GEOSCAN Search Results: Fastlink

GEOSCAN Menu


TitleGeospatial distribution of chemical, bacteriological and gas parameters in southern Ontario groundwater
DownloadDownload (whole publication)
AuthorColgrove, L M; Hamilton, S M
SourceRegional-Scale Groundwater Geoscience in Southern Ontario: An Ontario Geological Survey, Geological Survey of Canada, and Conservation Ontario Geoscientists Open House; by Russell, H A J; Ford, D; Holysh, S; Priebe, E H; Geological Survey of Canada, Open File 8528, 2019 p. 6, https://doi.org/10.4095/313561 (Open Access)
Year2019
Alt SeriesOntario Geological Survey, Open File Report 6349
PublisherNatural Resources Canada
PublisherGovernment of Ontario
MeetingRegional-Scale Groundwater Geoscience in Southern Ontario: Open House; Guelph; CA; February 27-28, 2019
Documentopen file
Lang.English
Mediaon-line; digital
RelatedThis publication is contained in Russell, H A J; Ford, D; Holysh, S; Priebe, E H; (2019). Regional-Scale Groundwater Geoscience in Southern Ontario: An Ontario Geological Survey, Geological Survey of Canada, and Conservation Ontario Geoscientists Open House, Geological Survey of Canada, Open File 8528
File formatpdf
ProvinceOntario
NTS30; 31B; 31C; 31D; 31E; 31G; 40; 41A; 41G; 41H/03; 41H/04; 41H/05; 41H/06; 41H/12; 41H/13
AreaSouthern Ontario; Great Lakes
Lat/Long WENS -84.0000 -74.0000 46.0000 41.5000
Subjectshydrogeology; environmental geology; regional geology; surficial geology/geomorphology; geochemistry; groundwater; aquifers; groundwater geochemistry; groundwater resources; bacteria; gas; bedrock geology; lithology; glacial deposits; moraines; marine sediments; bedrock topography; karst topography; lithogeochemistry; water quality; geochemical controls; anthropogenic impacts; Phanerozoic; Cenozoic; Quaternary; Paleozoic
Released2019 02 08
AbstractGroundwater Resources Study 17 is a recent publication by the Ontario Geological Survey that delineates wide regions in southern Ontario wherein individual chemical constituents are elevated in groundwater including arsenic, barium, boron, fluoride, nuisance gases (methane, hydrogen sulphide, hypoxic gas), iodide, nitrate, chloride, selenium and uranium. With several exceptions, these regions are explainable as combinations of the natural influence of (1) bedrock lithology, (2) marine sediments, (3) glacial sediment thickness and (4) bedrock topography. Marine influence, particularly in eastern Ontario, is apparent in the distribution of chloride, sodium, iodine, boron, selenium and methane. Drift thickness and/or bedrock topography influences the distribution of chloride, selenium, methane, barium and to a lesser extent, iodine. Bedrock lithogeochemistry controls, or partly controls, the distribution of arsenic, selenium, barium, uranium and chloride.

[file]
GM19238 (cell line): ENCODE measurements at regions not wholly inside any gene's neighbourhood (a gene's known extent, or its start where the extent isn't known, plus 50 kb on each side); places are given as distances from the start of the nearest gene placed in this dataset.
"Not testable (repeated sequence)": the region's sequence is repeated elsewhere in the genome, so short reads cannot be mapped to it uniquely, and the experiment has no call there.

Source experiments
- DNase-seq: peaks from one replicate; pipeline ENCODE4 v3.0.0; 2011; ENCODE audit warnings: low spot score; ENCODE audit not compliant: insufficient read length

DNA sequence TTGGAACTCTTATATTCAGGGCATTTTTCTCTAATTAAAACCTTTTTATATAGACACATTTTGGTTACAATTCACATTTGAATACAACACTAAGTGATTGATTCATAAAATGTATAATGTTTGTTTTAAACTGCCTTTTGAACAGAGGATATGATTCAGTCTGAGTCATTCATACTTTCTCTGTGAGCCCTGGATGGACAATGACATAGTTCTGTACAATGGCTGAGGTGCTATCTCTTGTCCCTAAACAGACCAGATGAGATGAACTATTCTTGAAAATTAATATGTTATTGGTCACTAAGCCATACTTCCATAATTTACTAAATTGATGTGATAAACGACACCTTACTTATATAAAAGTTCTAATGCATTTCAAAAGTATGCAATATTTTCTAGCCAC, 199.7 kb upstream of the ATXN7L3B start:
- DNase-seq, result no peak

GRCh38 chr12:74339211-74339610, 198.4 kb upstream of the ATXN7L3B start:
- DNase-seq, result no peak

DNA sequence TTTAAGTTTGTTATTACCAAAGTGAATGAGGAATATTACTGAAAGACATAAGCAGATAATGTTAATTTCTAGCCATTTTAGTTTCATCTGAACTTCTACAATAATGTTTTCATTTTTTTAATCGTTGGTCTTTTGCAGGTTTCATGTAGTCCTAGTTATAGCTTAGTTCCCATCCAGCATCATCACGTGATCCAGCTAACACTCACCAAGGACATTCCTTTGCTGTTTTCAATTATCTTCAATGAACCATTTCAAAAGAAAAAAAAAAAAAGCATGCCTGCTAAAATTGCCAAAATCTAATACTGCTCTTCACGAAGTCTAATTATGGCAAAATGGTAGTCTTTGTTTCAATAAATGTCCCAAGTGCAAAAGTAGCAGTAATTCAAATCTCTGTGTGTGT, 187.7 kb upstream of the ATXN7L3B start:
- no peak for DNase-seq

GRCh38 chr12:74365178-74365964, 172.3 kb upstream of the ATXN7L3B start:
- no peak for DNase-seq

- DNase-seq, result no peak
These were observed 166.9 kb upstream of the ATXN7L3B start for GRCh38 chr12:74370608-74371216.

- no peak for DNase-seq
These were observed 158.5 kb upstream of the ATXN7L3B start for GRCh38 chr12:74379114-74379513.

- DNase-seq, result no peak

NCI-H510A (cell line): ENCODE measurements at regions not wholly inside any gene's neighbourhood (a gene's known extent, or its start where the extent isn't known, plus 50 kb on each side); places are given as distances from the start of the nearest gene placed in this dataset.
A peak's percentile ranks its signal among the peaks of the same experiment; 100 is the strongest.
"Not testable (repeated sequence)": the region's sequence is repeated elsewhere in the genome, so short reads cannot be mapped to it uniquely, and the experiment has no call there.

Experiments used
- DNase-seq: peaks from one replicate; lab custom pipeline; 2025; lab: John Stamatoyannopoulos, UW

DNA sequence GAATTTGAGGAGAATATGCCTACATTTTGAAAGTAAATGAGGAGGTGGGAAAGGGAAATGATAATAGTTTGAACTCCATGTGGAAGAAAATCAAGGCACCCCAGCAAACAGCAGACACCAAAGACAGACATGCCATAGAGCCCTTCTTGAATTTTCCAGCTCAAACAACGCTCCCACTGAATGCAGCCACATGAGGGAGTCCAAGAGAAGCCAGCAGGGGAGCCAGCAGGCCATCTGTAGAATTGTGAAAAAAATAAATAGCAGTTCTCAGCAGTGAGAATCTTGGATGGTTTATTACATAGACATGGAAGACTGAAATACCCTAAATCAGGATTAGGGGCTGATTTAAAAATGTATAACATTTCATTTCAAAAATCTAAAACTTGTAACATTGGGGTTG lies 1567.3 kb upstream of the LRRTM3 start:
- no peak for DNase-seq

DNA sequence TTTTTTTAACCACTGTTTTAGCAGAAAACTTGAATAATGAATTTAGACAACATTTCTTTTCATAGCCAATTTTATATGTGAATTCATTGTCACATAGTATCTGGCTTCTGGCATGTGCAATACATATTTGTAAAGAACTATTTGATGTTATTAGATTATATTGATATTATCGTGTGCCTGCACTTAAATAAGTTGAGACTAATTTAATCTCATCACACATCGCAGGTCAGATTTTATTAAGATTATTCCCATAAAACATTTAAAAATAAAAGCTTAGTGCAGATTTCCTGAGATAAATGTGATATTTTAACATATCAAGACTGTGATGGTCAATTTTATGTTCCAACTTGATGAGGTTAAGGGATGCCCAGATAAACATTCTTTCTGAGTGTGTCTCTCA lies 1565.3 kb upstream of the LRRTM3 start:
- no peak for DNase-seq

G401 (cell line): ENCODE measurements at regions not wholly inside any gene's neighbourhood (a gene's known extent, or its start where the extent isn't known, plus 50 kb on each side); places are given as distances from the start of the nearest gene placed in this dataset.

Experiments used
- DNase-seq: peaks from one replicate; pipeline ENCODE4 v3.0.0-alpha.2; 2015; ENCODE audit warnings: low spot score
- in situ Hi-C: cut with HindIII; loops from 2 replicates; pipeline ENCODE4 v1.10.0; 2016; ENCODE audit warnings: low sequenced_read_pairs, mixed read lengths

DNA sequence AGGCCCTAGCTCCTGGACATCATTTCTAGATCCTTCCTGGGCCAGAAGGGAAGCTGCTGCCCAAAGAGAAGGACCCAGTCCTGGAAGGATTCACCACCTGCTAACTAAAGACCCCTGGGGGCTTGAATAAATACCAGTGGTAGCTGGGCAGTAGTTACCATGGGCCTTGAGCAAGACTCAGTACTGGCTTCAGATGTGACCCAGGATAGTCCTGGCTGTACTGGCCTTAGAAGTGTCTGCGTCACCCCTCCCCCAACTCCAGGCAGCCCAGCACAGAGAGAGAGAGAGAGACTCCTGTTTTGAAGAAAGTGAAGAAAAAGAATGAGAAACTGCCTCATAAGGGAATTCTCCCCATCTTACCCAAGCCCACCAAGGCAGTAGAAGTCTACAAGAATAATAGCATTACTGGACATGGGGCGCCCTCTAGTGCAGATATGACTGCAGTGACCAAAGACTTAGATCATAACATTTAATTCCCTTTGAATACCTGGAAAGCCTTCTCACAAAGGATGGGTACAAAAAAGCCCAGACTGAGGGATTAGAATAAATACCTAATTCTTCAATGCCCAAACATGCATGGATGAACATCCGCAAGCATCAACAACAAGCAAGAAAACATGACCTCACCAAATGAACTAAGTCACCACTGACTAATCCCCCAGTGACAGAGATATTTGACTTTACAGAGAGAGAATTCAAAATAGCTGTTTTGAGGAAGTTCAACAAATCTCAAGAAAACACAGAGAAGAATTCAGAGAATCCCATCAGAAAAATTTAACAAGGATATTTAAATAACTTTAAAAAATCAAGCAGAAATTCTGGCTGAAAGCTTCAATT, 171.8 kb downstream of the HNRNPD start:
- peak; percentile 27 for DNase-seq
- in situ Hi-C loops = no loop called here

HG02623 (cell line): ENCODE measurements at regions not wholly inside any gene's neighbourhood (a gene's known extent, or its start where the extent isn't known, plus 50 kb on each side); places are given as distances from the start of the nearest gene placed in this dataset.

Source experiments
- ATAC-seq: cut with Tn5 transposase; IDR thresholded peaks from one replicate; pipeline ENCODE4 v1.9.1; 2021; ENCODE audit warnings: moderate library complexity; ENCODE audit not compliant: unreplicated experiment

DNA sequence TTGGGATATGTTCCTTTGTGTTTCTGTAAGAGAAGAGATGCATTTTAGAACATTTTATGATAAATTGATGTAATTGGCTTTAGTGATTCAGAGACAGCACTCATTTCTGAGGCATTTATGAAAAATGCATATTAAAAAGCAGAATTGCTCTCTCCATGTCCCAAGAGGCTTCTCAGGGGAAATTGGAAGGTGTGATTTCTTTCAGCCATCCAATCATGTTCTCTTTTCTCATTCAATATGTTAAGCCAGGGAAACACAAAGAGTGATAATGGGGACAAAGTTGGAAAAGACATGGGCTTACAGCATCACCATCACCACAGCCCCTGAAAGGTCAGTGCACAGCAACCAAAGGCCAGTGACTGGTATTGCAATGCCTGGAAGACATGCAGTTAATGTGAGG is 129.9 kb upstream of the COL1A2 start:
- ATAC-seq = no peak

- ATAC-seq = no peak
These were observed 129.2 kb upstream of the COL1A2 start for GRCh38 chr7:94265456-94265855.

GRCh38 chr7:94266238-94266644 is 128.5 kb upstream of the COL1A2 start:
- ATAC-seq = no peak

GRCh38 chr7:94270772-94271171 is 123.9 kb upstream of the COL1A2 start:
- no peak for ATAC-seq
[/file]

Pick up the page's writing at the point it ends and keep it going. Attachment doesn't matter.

Shales and carbonate rocks of Devonian age host groundwater that is almost universally elevated in fluoride, making this the only constituent that is spatially related to the age of the host formations. Nitrate is one of several mapped parameters that shows human influence in its distribution; which combines with the influences of coarse grained glacial sedimentary cover and karst in bedrock. The spatial incidence of fecal and total coliform bacteria is also discussed in GRS 17. The occurrence of karst appears to an overwhelming factor in the distribution of coliform bacteria in bedrock. Another anthropogenic influence is chloride from road salting, which has a widespread but intermittent distribution. It can be easily differentiated from natural chloride by comparing molar ratios against those for bromide. The data used to generate the polygons in GRS-17 were derived from the OGS Ambient Groundwater Geochemistry database.
GEOSCAN ID313561